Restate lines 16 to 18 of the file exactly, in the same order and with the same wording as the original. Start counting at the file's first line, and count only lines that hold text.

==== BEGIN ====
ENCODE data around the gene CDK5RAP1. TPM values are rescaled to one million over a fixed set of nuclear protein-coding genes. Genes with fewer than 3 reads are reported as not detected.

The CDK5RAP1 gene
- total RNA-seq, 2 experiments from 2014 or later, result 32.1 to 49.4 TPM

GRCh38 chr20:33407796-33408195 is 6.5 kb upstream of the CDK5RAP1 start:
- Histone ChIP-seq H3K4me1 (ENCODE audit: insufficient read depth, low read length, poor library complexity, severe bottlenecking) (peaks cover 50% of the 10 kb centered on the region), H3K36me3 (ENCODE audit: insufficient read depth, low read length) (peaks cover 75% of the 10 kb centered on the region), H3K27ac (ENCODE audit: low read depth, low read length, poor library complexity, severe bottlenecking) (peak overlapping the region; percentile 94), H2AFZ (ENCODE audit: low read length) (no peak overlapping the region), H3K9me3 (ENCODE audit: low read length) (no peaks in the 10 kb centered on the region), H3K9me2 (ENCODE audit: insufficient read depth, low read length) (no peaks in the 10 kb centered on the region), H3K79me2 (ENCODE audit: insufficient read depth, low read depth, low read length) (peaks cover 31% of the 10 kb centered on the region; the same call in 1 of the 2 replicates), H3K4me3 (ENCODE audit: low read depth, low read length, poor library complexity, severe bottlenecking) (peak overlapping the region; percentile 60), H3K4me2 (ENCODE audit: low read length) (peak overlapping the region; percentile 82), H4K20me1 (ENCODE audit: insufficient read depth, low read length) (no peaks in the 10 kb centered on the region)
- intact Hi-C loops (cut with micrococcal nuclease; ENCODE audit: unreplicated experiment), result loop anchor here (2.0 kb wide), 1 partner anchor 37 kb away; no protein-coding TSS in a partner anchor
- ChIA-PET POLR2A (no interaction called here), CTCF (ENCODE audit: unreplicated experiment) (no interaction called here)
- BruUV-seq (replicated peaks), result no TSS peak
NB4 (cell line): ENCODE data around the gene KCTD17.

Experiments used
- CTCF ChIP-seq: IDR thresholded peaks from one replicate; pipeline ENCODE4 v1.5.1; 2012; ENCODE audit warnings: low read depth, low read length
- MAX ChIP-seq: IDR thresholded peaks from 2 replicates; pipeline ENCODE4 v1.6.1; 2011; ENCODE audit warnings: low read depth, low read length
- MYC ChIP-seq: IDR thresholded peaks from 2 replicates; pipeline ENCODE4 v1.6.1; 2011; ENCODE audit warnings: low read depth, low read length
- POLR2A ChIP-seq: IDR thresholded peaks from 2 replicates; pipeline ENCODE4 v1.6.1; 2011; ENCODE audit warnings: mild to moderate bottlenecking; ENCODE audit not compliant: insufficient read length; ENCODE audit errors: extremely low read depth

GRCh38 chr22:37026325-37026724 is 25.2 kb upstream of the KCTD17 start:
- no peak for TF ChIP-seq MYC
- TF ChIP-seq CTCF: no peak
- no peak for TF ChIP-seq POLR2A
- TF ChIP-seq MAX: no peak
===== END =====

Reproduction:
- no peak for TF ChIP-seq MYC
- TF ChIP-seq CTCF: no peak
- no peak for TF ChIP-seq POLR2A